Ask the dumb questions early
by Andy Lester
So we both showed up in the courtroom on the appointed date, and the judge called us up. Paul and I stood in front of the judge, with our stacks of legal documents ready to go. We were all set to start in with our arguments, and the judge opened with a line of questions that seemed strange at the time:
Judge: "Are you Andrew Lester?"
Me: "Yes, your honor."
Judge: "Do you have the $500?"
Me: "It's in escrow, but yes."
Judge: "Is he entitled to it?"
Me: "No, sir, he broke the contract."
Judge: "I'm going to set a trial date for December Nth. As an alternative, you can work with the arbitration office to help settle this dispute."
Well, of COURSE I have the money, and of COURSE he's not entitled to it. Otherwise we wouldn't be here, right? But what if those questions weren't answered the way I did? What if I didn't actually have the money, and I was being sued for no reason? What if I was willing to return it to him, but had just never been asked? We'd have gone to trial for no reason, and everything would have been cleared up that day.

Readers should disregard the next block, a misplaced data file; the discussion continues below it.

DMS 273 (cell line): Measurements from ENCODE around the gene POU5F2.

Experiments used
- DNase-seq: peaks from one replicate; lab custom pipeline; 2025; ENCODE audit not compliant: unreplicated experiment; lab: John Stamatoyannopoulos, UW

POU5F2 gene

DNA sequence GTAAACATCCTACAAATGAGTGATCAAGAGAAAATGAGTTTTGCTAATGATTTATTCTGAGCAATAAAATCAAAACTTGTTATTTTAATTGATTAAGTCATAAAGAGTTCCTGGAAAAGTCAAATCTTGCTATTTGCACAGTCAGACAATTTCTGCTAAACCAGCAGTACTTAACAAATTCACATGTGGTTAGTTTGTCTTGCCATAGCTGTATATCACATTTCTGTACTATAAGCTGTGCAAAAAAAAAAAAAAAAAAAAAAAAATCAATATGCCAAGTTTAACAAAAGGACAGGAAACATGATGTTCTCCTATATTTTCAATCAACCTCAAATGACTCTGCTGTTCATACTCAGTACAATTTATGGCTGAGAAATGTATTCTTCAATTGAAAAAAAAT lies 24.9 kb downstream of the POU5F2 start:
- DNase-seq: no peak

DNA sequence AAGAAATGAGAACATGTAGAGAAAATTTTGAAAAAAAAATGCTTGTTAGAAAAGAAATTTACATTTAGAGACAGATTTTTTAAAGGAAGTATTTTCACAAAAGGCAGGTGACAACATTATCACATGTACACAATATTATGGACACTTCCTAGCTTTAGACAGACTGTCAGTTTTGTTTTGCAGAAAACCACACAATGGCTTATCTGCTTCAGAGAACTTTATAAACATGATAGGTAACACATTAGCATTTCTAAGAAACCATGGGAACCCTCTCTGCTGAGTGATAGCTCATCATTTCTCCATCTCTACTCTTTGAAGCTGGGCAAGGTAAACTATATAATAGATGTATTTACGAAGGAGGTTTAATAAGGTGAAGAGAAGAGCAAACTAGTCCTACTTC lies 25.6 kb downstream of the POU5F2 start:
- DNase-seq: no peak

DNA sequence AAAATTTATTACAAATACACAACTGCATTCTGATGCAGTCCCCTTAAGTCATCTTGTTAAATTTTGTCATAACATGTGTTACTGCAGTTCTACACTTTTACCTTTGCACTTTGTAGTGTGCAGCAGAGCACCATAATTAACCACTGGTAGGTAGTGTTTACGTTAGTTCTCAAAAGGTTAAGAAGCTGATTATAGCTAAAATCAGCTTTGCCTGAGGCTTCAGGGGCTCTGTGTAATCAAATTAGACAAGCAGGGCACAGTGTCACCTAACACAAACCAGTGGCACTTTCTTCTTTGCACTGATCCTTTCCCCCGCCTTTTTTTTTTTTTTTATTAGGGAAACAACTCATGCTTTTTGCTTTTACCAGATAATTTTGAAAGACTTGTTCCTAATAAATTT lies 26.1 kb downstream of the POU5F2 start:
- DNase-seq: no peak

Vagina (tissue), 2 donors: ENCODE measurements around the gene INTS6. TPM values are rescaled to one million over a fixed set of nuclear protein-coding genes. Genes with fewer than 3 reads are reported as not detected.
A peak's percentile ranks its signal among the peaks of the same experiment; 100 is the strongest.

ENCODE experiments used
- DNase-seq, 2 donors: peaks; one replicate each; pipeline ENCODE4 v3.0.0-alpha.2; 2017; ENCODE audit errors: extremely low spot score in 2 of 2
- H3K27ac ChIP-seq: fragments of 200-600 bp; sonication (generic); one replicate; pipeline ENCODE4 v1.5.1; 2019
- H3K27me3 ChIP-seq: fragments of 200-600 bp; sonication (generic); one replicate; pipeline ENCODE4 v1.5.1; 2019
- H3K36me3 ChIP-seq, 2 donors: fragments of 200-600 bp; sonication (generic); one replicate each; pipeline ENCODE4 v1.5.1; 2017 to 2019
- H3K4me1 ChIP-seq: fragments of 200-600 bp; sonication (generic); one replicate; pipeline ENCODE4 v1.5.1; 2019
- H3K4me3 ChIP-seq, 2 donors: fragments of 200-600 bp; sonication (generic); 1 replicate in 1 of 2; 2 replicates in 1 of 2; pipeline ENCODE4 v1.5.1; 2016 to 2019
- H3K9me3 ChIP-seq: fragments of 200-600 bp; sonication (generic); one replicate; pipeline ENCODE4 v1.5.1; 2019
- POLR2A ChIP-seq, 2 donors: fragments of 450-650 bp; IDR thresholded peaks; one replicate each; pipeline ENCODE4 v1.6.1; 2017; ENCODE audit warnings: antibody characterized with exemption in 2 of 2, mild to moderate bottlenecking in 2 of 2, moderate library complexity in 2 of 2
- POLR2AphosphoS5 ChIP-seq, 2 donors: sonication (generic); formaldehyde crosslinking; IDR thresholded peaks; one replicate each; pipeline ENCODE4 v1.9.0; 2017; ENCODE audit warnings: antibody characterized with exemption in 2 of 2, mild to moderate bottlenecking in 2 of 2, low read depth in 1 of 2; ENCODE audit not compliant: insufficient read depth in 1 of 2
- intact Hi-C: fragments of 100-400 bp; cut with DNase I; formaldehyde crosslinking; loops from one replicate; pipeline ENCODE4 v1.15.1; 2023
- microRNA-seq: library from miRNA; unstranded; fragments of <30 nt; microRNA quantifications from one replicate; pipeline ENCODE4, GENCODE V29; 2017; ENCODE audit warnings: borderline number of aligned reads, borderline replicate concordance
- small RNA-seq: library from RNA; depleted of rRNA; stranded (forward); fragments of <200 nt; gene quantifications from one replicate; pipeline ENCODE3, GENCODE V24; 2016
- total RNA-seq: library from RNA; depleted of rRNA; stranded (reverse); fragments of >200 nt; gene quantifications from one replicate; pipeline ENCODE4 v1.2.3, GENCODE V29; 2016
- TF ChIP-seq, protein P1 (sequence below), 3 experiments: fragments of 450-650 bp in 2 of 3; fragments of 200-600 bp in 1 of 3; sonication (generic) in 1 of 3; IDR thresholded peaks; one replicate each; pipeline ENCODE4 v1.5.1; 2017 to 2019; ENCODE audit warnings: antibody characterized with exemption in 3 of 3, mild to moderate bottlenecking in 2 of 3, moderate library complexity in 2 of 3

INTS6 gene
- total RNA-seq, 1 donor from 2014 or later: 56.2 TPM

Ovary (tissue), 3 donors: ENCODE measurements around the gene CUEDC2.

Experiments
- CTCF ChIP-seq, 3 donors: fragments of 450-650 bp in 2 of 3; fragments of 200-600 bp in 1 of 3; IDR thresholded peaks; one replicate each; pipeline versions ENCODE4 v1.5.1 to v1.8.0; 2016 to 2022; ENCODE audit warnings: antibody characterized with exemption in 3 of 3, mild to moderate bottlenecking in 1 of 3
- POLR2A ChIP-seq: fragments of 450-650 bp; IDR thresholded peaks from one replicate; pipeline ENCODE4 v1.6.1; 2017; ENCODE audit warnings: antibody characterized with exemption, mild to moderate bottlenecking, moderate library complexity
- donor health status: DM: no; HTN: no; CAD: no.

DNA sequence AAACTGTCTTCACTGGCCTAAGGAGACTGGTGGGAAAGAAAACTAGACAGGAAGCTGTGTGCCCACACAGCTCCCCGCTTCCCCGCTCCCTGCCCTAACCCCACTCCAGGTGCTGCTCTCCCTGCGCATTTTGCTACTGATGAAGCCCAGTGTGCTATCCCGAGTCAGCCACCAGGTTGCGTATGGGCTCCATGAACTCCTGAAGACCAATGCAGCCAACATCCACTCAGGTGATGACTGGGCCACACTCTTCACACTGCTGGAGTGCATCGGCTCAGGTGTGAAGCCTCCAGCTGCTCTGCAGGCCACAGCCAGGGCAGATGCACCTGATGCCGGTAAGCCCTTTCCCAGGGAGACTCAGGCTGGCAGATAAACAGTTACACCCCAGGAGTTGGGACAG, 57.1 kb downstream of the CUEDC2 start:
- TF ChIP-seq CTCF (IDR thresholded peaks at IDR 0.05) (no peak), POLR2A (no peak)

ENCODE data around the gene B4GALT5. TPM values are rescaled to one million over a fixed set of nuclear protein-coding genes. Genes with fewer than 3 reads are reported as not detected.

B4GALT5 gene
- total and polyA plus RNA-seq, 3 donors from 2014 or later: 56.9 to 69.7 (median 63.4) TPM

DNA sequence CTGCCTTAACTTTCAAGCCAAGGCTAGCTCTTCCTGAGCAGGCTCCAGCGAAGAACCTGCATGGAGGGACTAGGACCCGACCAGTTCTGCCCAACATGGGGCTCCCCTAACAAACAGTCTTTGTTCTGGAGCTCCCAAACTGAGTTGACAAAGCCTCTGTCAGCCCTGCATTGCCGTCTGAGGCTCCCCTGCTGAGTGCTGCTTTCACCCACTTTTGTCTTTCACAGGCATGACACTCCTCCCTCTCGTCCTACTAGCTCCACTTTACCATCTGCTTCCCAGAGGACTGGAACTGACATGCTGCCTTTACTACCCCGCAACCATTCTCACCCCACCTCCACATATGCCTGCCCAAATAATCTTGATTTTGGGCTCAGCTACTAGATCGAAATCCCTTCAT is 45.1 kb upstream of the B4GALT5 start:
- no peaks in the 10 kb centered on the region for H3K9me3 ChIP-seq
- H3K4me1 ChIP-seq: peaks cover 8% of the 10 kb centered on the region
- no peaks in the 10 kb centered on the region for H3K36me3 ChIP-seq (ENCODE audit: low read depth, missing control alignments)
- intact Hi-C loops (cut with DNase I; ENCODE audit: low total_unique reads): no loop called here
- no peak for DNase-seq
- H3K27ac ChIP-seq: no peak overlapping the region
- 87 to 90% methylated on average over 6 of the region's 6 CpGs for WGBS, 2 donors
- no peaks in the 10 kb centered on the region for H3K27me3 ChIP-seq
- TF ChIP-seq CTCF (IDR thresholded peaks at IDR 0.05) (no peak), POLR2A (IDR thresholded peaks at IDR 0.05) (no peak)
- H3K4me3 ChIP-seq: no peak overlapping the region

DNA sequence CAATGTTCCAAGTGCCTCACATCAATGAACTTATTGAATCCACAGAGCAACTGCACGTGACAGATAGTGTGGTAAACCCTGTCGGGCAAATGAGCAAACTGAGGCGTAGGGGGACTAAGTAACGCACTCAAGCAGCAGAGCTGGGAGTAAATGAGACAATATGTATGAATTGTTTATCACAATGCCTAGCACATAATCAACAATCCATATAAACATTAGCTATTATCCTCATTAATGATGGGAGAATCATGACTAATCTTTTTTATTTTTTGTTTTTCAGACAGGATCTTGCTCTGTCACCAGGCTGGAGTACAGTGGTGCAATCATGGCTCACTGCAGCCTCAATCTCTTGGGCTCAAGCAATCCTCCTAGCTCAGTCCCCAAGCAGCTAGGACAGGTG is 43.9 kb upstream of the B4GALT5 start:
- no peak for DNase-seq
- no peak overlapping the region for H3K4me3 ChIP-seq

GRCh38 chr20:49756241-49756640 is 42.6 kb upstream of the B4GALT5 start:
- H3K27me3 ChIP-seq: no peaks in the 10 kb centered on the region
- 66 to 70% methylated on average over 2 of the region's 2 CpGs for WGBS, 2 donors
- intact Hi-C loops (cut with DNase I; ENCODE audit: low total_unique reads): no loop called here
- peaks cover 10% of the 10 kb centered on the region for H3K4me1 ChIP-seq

How many times have you been on a software project like that? Where the programmers are just ready to go, like me and Paul with our manila folders of paper, waiting to be unleashed?
It's a wise project manager who asks the dumb questions at the start, as well as provide potentially less-expensive alternatives to the stakeholders.
What lessons have you learned from unlikely places?
Small claims court
I was a plantiff in a small claims court case a few years ago. The judge was basically asking if you contest the claim the plantiff made; you did, so it needs to go to abritration or trial. This may sound silly, but as in my case, some people won't take a claim seriously until it does go to court. The judge wasn't asking dumb questions. He was doing what he's supposed to: giving you an opportunity to contest the claim.
Small claims court
That was my point: That we should ask similar basic questions before starting software projects.